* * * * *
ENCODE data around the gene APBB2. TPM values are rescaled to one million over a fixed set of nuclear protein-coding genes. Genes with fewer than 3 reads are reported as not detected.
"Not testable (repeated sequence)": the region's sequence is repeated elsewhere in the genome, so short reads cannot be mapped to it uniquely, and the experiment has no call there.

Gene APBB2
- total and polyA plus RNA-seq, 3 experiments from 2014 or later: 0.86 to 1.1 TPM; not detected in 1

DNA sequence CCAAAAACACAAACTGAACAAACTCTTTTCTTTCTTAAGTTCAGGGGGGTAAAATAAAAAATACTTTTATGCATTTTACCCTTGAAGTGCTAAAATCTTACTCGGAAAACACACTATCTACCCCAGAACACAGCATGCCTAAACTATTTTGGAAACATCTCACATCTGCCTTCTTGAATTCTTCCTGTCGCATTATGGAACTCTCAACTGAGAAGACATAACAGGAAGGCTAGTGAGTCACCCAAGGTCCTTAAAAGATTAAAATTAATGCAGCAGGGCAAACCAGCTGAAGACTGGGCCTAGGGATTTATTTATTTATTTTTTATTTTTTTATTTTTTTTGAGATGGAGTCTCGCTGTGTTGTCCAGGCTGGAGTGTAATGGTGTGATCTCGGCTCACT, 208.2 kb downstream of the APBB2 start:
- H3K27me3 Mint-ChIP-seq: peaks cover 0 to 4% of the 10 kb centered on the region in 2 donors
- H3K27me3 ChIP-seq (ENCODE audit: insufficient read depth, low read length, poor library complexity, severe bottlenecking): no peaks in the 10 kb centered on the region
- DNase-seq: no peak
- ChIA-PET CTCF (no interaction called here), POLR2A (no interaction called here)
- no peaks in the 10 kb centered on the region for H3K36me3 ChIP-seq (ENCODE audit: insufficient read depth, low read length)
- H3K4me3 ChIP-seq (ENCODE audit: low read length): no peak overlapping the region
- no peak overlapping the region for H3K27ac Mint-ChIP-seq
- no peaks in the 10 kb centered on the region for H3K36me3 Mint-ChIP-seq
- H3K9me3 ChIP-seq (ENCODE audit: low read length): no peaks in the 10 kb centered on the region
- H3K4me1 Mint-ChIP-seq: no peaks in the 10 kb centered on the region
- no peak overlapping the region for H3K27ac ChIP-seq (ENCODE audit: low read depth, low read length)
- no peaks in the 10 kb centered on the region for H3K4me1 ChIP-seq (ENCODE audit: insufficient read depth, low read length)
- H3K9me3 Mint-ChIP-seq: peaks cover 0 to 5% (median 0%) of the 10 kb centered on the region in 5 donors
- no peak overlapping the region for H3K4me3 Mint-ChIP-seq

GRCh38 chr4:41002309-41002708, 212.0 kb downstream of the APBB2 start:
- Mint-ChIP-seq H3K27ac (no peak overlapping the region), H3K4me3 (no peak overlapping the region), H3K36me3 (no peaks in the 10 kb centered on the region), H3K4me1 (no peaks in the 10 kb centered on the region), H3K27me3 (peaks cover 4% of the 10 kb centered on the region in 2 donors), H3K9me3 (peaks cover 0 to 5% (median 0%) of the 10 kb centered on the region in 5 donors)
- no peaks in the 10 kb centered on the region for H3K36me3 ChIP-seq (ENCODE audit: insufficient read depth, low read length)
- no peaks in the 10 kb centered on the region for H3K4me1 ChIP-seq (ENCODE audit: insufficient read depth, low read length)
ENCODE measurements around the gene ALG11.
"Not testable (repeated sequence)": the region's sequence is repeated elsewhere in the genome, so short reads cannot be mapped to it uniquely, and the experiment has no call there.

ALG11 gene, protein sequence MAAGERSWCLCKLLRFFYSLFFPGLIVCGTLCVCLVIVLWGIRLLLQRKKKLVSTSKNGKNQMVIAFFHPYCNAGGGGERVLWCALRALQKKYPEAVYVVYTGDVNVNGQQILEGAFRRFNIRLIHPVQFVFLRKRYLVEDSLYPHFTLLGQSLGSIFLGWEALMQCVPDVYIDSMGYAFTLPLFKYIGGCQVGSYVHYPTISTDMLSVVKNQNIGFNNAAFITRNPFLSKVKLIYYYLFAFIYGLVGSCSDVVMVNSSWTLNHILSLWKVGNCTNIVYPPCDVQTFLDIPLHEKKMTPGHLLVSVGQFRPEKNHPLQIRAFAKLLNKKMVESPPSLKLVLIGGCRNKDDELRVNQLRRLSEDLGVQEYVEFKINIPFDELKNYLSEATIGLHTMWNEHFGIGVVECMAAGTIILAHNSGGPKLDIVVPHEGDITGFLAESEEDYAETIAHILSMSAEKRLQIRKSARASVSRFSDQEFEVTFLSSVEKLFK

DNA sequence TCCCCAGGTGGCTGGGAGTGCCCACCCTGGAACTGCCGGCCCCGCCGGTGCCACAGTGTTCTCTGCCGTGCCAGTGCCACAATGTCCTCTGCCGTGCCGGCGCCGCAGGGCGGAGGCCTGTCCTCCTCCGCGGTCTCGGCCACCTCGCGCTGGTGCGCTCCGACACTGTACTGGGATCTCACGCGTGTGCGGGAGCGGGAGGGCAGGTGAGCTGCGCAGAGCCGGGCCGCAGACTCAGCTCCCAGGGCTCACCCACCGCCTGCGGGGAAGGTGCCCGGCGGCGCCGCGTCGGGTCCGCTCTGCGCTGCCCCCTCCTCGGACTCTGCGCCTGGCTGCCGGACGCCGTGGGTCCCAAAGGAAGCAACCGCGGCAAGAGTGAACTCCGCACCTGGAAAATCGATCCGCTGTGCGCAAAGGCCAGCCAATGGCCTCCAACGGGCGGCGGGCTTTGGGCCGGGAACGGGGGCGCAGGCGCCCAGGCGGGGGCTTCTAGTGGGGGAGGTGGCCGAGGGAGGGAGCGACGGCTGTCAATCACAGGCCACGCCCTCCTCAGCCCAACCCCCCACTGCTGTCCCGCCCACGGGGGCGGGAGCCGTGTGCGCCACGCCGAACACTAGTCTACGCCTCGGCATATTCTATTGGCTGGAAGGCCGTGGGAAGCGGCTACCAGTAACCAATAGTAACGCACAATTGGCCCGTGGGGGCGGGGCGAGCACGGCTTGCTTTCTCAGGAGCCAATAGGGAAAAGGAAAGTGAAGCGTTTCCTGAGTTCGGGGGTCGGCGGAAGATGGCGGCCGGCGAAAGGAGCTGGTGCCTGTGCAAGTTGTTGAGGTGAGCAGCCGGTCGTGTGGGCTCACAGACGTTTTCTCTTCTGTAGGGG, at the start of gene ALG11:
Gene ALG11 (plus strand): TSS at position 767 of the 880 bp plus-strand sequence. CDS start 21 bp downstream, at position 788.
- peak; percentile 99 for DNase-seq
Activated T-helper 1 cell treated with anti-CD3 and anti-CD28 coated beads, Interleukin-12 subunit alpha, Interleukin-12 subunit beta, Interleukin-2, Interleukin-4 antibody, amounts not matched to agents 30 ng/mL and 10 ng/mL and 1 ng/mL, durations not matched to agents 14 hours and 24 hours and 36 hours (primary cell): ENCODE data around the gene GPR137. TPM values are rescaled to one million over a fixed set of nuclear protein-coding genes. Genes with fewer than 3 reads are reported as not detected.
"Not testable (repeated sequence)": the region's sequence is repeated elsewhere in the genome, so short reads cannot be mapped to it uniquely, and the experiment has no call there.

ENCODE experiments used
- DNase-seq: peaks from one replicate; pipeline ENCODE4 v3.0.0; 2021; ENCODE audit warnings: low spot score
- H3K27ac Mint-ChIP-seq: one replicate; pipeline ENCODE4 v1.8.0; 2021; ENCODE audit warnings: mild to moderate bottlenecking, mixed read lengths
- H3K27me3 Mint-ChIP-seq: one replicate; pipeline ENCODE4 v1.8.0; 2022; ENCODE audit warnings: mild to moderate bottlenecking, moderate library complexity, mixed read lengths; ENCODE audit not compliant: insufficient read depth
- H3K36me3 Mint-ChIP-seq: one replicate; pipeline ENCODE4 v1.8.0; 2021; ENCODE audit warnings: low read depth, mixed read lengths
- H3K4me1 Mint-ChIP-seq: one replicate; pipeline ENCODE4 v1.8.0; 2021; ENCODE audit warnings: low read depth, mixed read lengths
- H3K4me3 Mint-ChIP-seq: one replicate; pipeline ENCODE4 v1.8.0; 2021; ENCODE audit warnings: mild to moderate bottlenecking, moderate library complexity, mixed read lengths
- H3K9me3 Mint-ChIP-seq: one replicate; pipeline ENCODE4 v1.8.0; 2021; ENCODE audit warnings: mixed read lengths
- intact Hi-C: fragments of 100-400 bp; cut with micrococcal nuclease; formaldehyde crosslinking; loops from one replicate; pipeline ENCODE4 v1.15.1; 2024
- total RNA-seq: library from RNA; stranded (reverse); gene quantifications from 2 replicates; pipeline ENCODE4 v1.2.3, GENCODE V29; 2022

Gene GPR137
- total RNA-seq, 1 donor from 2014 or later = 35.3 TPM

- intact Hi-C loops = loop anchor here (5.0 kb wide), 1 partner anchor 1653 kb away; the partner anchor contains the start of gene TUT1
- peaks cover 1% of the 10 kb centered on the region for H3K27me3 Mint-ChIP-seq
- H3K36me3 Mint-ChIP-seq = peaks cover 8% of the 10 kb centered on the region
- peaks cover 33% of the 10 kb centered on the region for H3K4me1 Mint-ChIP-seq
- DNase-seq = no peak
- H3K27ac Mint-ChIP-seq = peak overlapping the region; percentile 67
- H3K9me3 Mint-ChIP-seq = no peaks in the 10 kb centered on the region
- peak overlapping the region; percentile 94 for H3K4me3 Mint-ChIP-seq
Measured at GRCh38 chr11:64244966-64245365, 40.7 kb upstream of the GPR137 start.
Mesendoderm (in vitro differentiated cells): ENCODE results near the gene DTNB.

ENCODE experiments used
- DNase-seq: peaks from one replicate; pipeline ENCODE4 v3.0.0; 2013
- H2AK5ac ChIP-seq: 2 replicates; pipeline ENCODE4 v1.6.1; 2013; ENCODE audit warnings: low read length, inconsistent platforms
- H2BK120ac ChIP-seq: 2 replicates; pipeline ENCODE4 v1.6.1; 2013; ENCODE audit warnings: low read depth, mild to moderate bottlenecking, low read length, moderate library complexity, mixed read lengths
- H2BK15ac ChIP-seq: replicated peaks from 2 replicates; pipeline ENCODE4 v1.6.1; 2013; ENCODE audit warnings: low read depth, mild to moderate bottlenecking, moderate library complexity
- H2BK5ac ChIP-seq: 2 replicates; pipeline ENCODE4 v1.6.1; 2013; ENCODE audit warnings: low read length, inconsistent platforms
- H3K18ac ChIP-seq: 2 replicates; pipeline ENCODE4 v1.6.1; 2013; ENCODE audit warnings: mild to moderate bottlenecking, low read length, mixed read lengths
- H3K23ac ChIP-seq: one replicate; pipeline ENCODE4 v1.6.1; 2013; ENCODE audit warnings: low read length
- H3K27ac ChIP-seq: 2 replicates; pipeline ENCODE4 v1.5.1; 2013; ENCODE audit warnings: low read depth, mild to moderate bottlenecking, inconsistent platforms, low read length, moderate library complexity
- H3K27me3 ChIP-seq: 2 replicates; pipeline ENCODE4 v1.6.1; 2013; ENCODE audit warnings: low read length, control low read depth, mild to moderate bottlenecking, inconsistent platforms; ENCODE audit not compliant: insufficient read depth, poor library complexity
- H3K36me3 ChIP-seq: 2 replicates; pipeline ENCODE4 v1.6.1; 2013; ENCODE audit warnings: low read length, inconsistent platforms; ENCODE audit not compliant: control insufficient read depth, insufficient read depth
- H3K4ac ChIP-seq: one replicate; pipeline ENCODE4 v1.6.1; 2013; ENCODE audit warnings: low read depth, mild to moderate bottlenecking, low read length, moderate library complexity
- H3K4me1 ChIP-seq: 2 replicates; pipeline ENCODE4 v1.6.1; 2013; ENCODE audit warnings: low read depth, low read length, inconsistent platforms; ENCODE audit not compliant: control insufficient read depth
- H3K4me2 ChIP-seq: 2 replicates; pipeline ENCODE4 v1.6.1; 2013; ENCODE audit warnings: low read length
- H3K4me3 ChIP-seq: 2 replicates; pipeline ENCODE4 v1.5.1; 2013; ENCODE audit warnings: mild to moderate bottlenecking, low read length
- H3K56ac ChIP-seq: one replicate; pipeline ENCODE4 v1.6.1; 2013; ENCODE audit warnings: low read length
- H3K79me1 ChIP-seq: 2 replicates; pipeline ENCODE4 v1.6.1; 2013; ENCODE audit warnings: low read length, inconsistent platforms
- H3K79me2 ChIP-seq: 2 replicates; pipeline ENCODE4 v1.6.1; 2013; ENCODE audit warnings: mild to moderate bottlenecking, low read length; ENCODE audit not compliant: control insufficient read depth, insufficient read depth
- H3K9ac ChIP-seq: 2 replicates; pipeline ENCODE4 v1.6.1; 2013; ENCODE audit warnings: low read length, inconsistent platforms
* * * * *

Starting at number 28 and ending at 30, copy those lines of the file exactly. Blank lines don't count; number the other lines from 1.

Gene ALG11 (plus strand): TSS at position 767 of the 880 bp plus-strand sequence. CDS start 21 bp downstream, at position 788.
- peak; percentile 99 for DNase-seq
Activated T-helper 1 cell treated with anti-CD3 and anti-CD28 coated beads, Interleukin-12 subunit alpha, Interleukin-12 subunit beta, Interleukin-2, Interleukin-4 antibody, amounts not matched to agents 30 ng/mL and 10 ng/mL and 1 ng/mL, durations not matched to agents 14 hours and 24 hours and 36 hours (primary cell): ENCODE data around the gene GPR137. TPM values are rescaled to one million over a fixed set of nuclear protein-coding genes. Genes with fewer than 3 reads are reported as not detected.